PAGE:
Day Hagan Tech Talk




Within the current correction/consolidation period, my "watch list" of indicators and relationships to monitor has rapidly expanded.


Art Huprich, CMT


March 28, 2017



  • S&P 500 (SPX/2341.59) – Support (level[s] where buying interest exists): 2322 and between 2300 and 2267. Resistance (level[s] where selling pressure exists): 2359, between 2374 and 2390 and 2401.  
  • Russell 2000 (RUT/1357.32) – Critical Support: Between 1341 and 1335. Resistance: 1363, 1380, 1393 and 1415.
  • 10-Year U.S. Treasury Yield Index (TNX/23.73 [2.37%]) – Support: Between 23.14 (2.31%) and 23 (2.30%). Resistance: Between 26 (2.60%) and 26.21 (2.62%). Within the context of an overall uptrend, TNX has been range-bound (2.30%-2.60% rounded off) on a shorter-term basis. It is important to monitor this range because a violation of either end may be an indication of what the market thinks about the success, or lack thereof, of President Trump's pro-growth economic agenda.


From a longer-term, non-trading perspective, many areas of the equity market remain in intermediate to long-term uptrends. Also, upside participation overseas continues to broaden out. One relationship I will continue to monitor from a non-trading perspective and the reason why I have stressed managing risk and tightening stop-loss points over the past month, is the negative non-confirmation between the NYSE Common Stock-Only Advance-Decline Line and the S&P 500/DJIA from March 1—please see Tech Talk dated 3/14/17 for details. Additionally, the trend line break, yet subsequent positive bounce, by the NYSE Traditional A-D Line needs to be monitored.

In the March 14 Tech Talk report, I classified the near-termequity market condition as "Elevated risks… leading to another consolidation period… or a pullback." Since then, certain areas of the equity market have worked off/worked down some of their previous "excesses." For the time being, I think risk for the S&P 500 is limited to the support levels listed above and shown in the chart below.

Consistent with this, I'll monitor the following: momentum divergences, sector rotation, the performance of Small Caps, the Transports, Advance-Decline Lines and new 52-week lows. Since these indicators started weakening a number of weeks ago, prior to the recent damage to large caps, they'll likely need to stabilize and turn up before I can call the correction/consolidation period complete. I will also add "investor sentiment" to my list of indicators to watch because investor pessimism is quickly picking up. Ned Davis Research Group's Daily Trading Sentiment Composite has moved into "Extreme Pessimism" mode—we now need to see it reverse up from these levels. A move above 20 by the CBOE Volatility Index (VIX/12.50) would also be indicative of investor fear and that, in turn, the correction/consolidation period has run its course.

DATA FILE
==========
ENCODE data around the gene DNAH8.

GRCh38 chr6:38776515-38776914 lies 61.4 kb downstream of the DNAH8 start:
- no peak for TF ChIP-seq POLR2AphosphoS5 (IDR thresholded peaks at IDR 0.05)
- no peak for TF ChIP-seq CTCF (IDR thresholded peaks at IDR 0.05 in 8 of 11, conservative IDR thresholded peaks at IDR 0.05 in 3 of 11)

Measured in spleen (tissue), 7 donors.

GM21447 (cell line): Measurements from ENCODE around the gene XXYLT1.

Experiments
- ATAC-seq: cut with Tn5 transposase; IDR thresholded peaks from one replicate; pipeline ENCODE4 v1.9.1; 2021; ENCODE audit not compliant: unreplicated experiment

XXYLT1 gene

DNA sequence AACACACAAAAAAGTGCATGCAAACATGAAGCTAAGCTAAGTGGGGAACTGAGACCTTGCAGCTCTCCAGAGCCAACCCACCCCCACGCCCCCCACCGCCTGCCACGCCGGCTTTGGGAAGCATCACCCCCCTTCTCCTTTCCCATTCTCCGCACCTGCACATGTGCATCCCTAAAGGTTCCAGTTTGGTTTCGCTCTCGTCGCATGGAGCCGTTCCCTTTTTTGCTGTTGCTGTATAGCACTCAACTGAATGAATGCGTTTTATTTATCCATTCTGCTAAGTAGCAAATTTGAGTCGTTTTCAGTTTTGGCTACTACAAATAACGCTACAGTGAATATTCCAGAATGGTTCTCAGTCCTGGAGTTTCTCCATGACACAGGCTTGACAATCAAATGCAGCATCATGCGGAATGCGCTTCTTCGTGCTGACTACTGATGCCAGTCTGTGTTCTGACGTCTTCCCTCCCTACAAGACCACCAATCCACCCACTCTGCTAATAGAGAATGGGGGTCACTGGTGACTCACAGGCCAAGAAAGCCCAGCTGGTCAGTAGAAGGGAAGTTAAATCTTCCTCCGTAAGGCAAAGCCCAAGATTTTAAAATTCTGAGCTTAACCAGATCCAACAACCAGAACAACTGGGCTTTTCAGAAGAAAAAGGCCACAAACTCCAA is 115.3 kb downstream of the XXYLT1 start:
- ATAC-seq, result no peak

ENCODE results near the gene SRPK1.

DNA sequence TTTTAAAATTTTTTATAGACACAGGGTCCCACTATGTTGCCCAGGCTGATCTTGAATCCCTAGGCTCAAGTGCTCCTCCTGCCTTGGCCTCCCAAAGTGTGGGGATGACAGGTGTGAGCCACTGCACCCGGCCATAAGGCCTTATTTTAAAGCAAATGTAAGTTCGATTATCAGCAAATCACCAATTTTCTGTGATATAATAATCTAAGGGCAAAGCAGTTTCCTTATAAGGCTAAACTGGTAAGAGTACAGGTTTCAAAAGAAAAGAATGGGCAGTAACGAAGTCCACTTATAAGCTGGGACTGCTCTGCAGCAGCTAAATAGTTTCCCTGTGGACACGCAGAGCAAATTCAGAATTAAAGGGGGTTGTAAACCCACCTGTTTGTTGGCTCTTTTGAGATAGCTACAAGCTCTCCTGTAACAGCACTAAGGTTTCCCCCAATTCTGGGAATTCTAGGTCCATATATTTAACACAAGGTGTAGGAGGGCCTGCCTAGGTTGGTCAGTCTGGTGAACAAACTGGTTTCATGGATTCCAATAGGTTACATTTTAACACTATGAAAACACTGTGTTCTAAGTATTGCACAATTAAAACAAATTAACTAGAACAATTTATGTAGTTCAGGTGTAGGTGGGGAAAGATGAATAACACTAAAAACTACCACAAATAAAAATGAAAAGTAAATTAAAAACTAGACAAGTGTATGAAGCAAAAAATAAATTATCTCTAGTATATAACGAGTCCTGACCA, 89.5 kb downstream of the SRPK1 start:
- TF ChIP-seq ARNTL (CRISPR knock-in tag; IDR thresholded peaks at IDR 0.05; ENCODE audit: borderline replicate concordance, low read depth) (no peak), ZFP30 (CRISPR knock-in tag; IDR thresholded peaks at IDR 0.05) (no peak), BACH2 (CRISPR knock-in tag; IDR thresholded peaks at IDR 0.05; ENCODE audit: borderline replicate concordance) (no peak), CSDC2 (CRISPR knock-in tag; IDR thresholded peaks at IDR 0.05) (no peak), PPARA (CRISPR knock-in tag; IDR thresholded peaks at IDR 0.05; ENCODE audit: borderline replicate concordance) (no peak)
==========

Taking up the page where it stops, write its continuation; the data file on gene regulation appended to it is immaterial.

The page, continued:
The Russell 2000 (RUT) has established critical support between 1341 and 1335.

In terms of the relative strength trends of the S&P macro sectors—exhibiting leadership qualities based on relative strength analysis include: Technology and Health Care. Staples continue to hold their own. Utilities moved farther up the ranking scale. Speaking of such and as shown below: Is the loss of leadership by the Financials (relative strength line broke down) and the continuing improvement by the Utilities (relative strength line continues to "staircase" higher) another reflection of Wall Street's opinion relative to the success, or lack thereof, of President Trump's pro-growth economic agenda?


Consistent with my non-trading observations above, selective global markets are continuing to exert leadership qualities, defined by bullish or improving relative strength versus the U.S. market. In other words, relative strength is slowly shifting in favor of certain international markets. 

Have a wonderful start to your week. Please know that Day Hagan Asset Management appreciates your support and hard work!

Art Huprich, CMT
Chief Market Technician
Day Hagan Asset Management

—Written 3.27.2017. Chart sources:

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